"Through persistence and hard work, he developed a die to put in the Hydroform and 20 seconds after the engineer flipped on the machine, Schubeck was holding a gorgeous, seamless, aluminum bell housing. It was a tremendous product. His old friend, Jack Harris knew what it might mean to the industry. Across the country, drag racing was plagued with flywheel and clutch explosions. Chunks of cast iron were flying into the grandstands, blowing cars in half, sometimes proving fatal for drivers and spectators."

    “It was obvious that what I needed was to make a bellhousing out of steel,” said Schubeck, “and Jack Harris told me: “If you could make that thing out of steel and it will contain that clutch, you would have a multi-million dollar product on your hands.”

    "The catch to developing such a coveted product was that Schubeck was going to have to retire as a driver. He reluctantly stepped away from the cockpit, and the move paid off. Before long, he had two shifts going seven days a week, putting skid loads of new steel bell housings on trucks."

    If there are any contacts you may know, photographers that were there in 1960 (April to August), racers, families, drag strip staff, etc. someone may have taken some photos or movies. Please let me know. By the way, after our clutch explosion and resulting fire, the Lions safety committee made it a rule that no aluminum, Moon gas tank(s) would be allowed inside of the cab of any vehicle. Everyone had to move it in front or to the rear of the car.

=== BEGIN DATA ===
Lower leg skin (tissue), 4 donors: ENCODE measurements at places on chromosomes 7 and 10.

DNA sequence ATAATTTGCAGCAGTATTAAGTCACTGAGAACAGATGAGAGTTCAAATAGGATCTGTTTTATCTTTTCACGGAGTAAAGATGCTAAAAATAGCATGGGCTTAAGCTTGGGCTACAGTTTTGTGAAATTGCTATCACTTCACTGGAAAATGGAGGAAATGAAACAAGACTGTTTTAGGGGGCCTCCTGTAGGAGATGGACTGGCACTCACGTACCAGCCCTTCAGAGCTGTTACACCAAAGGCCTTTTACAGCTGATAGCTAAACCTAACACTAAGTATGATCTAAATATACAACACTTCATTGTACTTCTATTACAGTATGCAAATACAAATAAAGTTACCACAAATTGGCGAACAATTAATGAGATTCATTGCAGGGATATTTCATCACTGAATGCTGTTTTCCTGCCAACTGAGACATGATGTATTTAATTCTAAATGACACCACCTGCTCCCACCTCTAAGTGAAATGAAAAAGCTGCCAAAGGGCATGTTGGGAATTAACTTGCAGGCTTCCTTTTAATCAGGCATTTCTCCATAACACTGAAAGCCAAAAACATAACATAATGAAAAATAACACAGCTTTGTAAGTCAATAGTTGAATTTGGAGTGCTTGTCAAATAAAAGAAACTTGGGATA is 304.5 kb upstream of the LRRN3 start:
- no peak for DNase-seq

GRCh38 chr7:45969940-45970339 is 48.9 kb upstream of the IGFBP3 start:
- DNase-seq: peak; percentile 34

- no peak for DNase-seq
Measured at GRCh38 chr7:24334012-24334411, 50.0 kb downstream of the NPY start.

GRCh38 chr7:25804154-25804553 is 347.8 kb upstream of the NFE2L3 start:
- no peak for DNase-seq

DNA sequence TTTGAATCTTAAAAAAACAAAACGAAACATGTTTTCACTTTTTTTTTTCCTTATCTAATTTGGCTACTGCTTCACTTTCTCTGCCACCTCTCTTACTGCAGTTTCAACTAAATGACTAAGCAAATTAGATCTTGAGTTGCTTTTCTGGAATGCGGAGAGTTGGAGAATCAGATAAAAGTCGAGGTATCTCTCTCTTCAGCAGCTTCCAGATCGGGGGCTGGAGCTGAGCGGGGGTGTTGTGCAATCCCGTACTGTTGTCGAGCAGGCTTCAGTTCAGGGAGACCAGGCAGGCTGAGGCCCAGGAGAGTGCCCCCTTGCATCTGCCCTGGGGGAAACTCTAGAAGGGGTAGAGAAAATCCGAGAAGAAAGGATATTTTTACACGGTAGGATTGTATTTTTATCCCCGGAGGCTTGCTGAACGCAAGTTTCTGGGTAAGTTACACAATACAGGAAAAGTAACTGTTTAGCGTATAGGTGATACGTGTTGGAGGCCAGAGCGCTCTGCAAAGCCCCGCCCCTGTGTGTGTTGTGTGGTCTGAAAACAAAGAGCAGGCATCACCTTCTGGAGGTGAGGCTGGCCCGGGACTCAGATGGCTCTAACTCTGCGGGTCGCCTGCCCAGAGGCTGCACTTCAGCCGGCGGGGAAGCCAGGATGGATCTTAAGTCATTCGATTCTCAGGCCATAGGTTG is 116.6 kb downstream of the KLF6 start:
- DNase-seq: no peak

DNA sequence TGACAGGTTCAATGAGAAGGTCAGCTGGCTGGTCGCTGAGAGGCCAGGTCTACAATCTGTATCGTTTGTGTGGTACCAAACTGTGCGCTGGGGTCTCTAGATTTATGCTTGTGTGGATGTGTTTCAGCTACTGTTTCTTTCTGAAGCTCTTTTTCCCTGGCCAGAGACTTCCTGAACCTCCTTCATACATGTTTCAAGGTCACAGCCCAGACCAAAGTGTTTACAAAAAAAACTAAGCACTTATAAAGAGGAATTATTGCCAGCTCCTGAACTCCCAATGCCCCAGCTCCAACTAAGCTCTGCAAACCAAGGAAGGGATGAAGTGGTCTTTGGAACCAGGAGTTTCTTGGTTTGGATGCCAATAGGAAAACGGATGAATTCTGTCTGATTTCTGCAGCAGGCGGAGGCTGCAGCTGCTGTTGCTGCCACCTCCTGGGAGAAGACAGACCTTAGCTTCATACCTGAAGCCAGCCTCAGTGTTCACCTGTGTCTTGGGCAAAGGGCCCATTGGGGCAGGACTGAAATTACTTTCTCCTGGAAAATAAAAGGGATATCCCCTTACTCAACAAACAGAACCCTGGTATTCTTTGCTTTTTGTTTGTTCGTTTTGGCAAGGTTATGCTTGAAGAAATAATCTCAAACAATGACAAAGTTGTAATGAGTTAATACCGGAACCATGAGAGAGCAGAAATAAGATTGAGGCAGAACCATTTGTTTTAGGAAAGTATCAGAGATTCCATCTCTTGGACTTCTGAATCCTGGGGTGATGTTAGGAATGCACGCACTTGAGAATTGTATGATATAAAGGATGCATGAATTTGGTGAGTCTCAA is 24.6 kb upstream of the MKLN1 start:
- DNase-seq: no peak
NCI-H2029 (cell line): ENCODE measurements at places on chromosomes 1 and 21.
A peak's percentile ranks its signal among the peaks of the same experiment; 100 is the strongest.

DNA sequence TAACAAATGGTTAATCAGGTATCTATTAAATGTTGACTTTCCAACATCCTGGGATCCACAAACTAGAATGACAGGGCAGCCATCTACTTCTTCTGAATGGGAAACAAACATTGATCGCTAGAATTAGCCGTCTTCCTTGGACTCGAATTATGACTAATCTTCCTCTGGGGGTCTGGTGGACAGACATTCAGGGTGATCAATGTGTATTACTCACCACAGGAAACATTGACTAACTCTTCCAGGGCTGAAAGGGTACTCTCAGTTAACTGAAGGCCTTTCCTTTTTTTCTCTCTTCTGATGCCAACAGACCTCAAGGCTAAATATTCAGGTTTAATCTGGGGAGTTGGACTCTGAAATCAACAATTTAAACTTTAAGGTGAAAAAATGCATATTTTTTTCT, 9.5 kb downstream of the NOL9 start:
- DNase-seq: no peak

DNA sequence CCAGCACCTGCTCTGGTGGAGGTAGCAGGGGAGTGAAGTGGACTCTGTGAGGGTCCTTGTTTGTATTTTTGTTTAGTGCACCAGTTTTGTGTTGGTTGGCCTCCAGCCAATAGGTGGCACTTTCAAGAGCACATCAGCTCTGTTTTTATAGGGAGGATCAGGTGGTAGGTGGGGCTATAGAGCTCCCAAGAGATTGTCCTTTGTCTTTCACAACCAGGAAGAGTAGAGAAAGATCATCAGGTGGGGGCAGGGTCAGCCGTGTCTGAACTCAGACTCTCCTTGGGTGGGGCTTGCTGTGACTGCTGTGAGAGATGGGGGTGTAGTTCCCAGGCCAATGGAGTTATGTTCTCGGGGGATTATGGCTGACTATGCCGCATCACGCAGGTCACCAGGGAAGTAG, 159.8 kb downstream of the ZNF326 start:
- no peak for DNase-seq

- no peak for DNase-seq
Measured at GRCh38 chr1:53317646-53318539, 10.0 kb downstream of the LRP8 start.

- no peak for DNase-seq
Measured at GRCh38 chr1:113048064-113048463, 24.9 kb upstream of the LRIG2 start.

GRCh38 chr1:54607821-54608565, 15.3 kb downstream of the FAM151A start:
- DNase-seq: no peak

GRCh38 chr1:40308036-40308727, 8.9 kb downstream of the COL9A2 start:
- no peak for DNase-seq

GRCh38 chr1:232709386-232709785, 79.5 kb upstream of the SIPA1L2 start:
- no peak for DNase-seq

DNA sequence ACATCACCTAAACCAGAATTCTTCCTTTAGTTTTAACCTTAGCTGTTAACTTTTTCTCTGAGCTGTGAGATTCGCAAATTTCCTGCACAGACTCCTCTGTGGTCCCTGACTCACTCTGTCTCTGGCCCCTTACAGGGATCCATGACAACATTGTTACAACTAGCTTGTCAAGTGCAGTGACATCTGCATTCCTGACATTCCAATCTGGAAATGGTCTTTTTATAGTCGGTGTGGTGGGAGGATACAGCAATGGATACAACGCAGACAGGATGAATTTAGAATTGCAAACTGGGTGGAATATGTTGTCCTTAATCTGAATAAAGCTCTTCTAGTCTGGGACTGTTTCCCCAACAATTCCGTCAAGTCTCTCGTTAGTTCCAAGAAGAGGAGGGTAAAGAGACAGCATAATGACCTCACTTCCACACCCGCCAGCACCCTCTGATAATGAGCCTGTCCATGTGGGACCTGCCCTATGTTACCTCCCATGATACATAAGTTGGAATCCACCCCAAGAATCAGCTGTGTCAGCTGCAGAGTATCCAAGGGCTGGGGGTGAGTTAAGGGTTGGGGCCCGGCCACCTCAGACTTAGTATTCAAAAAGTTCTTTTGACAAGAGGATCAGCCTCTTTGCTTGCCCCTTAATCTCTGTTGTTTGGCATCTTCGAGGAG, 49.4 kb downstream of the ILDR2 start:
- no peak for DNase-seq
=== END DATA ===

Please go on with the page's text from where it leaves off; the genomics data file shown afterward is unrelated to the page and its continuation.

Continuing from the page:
Our late friend, Atts Ono, (who was instrumental in helping us get our car ready, was in our pit crew, and helped in the immediate tear down after the explosion) moved his Moon tank in front of the motor, out of the cab, in his own 40 Willys build, later.
    kidcampbell71 likes this.
  23. My experience with a clutch explosion turned out to be minor thanks to a blow proof bellhousing.
    I bought a 67 Fairlane drag car with a 427 tunnel port engine from a gentleman who stopped racing a couple of years before. Engine was in fantastic condition for setting a couple of years. I replaced the old gas and fired it up. Seemed like it was going to be fine, so I trailered it to the drag strip to she what it would do. This would be the first time I had ever run a car down the drag strip before. I was just going to make a pass to check out how it ran. Well, I got up to the lights and left, she pulled strong, I went to shift to second under full throttle, my shifting was not as good as I thought it was, too slow I guess, the tach said it revved past 10k which I didnt think a big block Ford would do, and the clutch disintegrated. So now there is no down shifting and I am heading to the end of the strip and the brakes are not doing much good. I about bent the steering wheel pushing on them, finally slowing down enough to make the turn off the track. The whole clutch was contained in the bellhousing and was only a minor inconvenience to replace it.
    kidcampbell71 and loudbang like this.